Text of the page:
It was an amazing experience to be able to hear the stories firsthand and then to translate them, to add something of myself to them. I’m really proud of the book. Of course every NZ home should have a copy!

 

How did writing a book compare with the demands of writing a daily blog?

The book was very tough – I really experience writer’s block. Something I always thought was a convenient excuse or a myth. But I guess the idea that something was being committed to permanent record was daunting.

The blogs are there for people to look back to but it’s different – it’s very much a case, realistically, of refresh the next day, new topic. Maybe a few of the blog posts stick around because of the debate generated but most are forgotten quickly in much the same way that newspaper stories are.

So the book was a bigger effort in that sense. And I had to tighten up the way I wrote – a blog is very forgiving. You have regular readers that accept your style; it’s meant to be conversational.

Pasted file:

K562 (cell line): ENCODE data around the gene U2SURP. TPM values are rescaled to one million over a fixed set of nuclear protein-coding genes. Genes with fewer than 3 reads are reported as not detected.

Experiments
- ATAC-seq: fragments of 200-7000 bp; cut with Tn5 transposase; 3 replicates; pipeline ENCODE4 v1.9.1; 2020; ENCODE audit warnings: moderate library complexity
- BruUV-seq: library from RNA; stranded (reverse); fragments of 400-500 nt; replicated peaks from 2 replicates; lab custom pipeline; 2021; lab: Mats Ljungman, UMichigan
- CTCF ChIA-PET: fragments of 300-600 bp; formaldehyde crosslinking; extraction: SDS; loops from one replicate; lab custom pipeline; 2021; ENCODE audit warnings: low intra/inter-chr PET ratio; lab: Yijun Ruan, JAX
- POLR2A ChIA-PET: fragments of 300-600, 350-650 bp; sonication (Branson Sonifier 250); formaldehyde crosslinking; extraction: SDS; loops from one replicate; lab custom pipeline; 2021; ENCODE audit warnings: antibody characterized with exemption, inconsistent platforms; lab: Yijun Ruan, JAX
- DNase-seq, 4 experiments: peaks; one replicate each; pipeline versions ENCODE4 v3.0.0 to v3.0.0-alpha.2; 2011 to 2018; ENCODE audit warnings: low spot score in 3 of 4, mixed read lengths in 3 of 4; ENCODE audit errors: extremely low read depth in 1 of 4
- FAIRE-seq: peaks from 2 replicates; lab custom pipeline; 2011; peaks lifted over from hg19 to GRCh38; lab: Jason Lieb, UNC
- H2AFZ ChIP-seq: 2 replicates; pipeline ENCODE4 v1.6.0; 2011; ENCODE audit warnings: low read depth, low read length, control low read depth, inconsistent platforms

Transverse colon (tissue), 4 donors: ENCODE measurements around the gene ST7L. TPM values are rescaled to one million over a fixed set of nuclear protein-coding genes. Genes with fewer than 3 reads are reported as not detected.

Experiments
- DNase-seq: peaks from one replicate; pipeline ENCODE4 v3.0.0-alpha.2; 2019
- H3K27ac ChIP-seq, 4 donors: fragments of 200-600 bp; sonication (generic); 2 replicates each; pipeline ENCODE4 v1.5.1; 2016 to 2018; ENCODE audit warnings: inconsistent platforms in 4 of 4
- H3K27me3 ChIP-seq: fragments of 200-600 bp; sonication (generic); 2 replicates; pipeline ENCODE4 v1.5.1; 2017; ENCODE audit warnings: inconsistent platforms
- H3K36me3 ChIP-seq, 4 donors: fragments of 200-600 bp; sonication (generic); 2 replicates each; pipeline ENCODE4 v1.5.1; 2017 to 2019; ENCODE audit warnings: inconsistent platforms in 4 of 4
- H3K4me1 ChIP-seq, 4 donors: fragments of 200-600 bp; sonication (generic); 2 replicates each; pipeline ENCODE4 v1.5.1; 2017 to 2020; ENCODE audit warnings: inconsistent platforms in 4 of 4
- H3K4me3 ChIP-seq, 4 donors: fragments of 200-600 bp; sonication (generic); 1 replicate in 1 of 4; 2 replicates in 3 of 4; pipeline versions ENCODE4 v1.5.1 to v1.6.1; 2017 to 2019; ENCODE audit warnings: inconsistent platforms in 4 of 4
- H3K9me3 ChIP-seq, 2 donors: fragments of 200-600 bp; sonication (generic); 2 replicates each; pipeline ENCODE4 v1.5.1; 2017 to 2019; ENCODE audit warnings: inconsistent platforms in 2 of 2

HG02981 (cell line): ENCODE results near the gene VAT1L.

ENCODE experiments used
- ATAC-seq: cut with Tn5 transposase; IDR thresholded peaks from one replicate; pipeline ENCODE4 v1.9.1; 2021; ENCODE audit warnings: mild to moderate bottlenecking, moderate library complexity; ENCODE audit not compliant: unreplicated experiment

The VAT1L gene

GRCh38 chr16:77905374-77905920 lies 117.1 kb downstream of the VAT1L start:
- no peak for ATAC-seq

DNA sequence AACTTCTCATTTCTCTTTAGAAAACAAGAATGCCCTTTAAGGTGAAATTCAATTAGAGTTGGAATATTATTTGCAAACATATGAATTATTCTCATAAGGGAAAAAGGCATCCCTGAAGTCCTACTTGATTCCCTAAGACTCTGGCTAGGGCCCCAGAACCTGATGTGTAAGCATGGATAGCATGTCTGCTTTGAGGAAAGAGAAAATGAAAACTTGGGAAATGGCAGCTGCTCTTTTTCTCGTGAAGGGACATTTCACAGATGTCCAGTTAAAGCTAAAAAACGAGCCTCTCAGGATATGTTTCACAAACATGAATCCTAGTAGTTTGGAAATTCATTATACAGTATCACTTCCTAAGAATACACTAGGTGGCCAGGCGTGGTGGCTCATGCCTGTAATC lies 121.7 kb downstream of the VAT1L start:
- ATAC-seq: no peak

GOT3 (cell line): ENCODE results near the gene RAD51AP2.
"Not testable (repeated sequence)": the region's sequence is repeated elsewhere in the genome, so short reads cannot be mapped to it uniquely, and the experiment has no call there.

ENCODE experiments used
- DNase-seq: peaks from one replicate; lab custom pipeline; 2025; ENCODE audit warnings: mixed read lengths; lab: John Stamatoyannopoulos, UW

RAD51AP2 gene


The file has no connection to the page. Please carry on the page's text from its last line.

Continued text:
I wanted the book to be conversational too but I guess more formal. I’m telling other people’s stories as much as I’m telling my own. With the blog it’s almost always my story.

I was stupid in that I wrote the blog every day while doing the book. I really should have cut down. But it’s done now and I am proud of the fact that I kept the blog going and I like to think that I kept the quality up – as best I could.

You’ll always have good days and bad and some topics you think will fly totally bomb. And often the throwaway ideas you’re a bit iffy about are the ones that take. It’s a guessing game – always. And I like that.